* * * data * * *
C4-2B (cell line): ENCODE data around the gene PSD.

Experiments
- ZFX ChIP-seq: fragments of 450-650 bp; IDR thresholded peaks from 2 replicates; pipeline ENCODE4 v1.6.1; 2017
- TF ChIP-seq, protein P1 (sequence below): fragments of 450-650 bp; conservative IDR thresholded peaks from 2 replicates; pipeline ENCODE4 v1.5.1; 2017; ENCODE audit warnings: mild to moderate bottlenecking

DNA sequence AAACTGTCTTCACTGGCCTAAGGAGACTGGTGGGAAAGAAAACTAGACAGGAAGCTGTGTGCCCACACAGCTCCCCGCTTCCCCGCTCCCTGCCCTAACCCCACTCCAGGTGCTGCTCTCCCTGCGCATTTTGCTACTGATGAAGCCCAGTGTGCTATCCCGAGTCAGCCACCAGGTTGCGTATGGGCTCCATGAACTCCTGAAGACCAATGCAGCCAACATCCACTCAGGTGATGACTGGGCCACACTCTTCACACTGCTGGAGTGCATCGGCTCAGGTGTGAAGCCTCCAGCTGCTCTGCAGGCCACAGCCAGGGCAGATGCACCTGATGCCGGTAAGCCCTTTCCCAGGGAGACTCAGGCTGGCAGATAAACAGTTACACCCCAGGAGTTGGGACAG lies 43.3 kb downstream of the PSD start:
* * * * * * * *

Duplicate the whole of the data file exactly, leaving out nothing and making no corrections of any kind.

C4-2B (cell line): ENCODE data around the gene PSD.

Experiments
- ZFX ChIP-seq: fragments of 450-650 bp; IDR thresholded peaks from 2 replicates; pipeline ENCODE4 v1.6.1; 2017
- TF ChIP-seq, protein P1 (sequence below): fragments of 450-650 bp; conservative IDR thresholded peaks from 2 replicates; pipeline ENCODE4 v1.5.1; 2017; ENCODE audit warnings: mild to moderate bottlenecking

DNA sequence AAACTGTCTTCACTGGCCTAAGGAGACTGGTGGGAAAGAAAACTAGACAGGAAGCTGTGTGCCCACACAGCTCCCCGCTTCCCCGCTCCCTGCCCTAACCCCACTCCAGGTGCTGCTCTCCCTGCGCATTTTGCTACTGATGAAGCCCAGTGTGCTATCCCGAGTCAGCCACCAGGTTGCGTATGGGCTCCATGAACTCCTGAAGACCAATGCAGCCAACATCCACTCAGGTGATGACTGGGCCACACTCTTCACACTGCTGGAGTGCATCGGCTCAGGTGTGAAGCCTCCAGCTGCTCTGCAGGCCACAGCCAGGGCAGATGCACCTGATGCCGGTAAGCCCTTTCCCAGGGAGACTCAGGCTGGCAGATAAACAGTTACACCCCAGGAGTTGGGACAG lies 43.3 kb downstream of the PSD start: